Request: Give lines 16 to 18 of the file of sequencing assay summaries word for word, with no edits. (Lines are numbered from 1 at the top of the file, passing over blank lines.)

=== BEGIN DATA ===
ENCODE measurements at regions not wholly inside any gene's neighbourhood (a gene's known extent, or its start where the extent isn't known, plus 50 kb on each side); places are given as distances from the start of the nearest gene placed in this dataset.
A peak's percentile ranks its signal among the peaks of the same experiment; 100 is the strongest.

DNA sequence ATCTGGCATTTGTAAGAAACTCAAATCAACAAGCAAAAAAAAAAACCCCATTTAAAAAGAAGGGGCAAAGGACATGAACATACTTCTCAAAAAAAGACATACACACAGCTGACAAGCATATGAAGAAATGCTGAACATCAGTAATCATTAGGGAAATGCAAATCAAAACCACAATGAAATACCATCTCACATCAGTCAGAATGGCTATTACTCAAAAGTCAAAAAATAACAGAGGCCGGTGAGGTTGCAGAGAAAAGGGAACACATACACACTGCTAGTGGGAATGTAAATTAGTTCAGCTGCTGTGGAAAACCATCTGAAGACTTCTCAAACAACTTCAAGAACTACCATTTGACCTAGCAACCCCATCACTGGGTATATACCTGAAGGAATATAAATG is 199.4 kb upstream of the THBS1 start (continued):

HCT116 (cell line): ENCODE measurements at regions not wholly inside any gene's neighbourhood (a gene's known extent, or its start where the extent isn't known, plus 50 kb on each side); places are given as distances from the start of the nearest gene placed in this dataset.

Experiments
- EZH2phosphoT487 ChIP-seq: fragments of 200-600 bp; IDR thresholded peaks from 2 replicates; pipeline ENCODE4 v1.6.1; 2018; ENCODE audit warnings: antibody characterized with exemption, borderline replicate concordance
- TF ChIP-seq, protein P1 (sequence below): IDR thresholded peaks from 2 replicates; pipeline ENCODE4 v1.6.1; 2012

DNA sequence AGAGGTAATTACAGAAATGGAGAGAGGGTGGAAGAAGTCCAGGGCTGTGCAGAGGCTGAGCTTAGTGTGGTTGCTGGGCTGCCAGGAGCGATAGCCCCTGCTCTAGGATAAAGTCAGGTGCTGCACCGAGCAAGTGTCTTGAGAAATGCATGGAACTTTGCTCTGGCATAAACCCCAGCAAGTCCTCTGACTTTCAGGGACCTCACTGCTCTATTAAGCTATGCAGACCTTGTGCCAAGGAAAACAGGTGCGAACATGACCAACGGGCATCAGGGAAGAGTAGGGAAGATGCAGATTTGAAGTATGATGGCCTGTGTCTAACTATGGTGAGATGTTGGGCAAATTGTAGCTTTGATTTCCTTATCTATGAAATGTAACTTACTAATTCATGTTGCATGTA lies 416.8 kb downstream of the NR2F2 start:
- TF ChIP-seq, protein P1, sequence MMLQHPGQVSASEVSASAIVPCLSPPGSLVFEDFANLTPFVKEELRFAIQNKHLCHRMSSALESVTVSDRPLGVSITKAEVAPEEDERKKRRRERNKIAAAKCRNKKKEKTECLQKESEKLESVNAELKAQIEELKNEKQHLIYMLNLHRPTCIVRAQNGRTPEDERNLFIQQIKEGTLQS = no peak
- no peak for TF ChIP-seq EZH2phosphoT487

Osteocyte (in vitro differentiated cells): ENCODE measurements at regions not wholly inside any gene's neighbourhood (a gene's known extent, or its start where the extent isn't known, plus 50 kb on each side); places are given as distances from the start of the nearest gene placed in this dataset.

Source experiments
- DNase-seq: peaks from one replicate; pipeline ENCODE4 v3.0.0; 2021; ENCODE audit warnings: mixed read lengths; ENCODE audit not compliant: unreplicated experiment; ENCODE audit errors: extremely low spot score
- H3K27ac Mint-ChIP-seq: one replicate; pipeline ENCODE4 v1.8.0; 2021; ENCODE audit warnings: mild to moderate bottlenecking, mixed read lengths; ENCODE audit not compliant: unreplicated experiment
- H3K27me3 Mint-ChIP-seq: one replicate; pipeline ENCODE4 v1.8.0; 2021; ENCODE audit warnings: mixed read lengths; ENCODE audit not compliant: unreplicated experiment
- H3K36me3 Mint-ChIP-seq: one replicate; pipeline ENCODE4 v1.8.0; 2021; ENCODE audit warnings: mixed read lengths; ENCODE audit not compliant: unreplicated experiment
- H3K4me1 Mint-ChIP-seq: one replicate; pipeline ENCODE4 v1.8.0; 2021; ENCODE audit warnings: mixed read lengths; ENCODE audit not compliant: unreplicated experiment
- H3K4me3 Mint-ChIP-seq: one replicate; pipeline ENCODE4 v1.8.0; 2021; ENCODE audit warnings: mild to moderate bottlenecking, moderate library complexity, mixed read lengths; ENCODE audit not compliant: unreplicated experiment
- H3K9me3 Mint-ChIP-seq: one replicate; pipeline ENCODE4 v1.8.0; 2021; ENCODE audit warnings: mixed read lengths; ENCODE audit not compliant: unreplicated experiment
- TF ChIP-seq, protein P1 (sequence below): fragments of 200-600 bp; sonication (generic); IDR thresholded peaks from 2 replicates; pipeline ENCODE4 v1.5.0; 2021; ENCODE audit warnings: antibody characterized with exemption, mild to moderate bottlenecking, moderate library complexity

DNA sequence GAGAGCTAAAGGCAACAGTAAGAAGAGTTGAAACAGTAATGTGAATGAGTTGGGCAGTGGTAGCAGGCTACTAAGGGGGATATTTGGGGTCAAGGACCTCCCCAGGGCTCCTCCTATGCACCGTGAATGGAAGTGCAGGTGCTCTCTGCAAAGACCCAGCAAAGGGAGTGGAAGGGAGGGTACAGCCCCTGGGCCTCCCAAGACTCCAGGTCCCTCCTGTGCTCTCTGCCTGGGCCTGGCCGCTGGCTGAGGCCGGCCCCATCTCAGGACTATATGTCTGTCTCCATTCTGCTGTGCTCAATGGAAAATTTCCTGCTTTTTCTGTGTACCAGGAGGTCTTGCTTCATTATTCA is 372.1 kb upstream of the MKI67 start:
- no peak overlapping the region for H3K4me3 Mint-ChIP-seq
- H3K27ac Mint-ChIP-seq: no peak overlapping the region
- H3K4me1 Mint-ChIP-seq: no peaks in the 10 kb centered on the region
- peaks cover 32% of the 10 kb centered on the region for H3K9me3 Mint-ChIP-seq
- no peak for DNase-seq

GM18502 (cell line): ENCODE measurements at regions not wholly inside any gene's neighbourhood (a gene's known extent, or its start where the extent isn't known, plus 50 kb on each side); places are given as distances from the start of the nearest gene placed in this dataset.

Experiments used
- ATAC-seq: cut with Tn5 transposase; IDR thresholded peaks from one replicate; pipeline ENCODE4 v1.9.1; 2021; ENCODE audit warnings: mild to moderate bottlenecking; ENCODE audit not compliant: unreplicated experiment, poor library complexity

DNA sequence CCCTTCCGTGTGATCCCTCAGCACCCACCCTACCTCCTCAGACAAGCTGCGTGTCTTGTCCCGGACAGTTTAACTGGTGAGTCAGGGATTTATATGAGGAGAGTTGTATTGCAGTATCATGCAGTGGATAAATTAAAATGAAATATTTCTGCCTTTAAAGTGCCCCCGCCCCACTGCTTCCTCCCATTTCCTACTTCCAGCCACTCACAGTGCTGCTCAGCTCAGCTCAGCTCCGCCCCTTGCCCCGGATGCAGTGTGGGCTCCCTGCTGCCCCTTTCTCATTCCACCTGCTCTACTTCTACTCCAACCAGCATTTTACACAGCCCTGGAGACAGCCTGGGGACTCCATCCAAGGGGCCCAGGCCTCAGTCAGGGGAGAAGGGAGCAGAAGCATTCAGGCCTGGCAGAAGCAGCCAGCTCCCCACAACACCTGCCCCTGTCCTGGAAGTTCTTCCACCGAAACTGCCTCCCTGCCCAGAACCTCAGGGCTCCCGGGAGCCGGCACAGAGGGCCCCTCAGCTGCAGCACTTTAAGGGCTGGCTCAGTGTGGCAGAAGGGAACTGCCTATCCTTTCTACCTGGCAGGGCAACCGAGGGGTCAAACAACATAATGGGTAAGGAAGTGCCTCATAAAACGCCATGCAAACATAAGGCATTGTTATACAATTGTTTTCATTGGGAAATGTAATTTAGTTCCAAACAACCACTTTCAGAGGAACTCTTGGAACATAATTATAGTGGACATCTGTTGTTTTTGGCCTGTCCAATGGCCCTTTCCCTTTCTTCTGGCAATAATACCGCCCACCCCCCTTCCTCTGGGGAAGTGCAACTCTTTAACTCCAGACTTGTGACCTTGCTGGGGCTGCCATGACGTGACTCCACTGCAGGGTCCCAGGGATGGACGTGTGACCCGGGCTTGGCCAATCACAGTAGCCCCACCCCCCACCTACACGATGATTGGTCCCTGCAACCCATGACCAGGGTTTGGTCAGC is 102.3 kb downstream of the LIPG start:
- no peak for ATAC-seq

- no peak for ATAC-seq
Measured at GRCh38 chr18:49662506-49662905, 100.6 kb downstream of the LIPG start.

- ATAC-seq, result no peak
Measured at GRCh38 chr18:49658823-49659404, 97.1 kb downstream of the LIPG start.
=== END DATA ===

- H3K36me3 Mint-ChIP-seq: one replicate; pipeline ENCODE4 v1.8.0; 2021; ENCODE audit warnings: mixed read lengths; ENCODE audit not compliant: unreplicated experiment
- H3K4me1 Mint-ChIP-seq: one replicate; pipeline ENCODE4 v1.8.0; 2021; ENCODE audit warnings: mixed read lengths; ENCODE audit not compliant: unreplicated experiment
- H3K4me3 Mint-ChIP-seq: one replicate; pipeline ENCODE4 v1.8.0; 2021; ENCODE audit warnings: mild to moderate bottlenecking, moderate library complexity, mixed read lengths; ENCODE audit not compliant: unreplicated experiment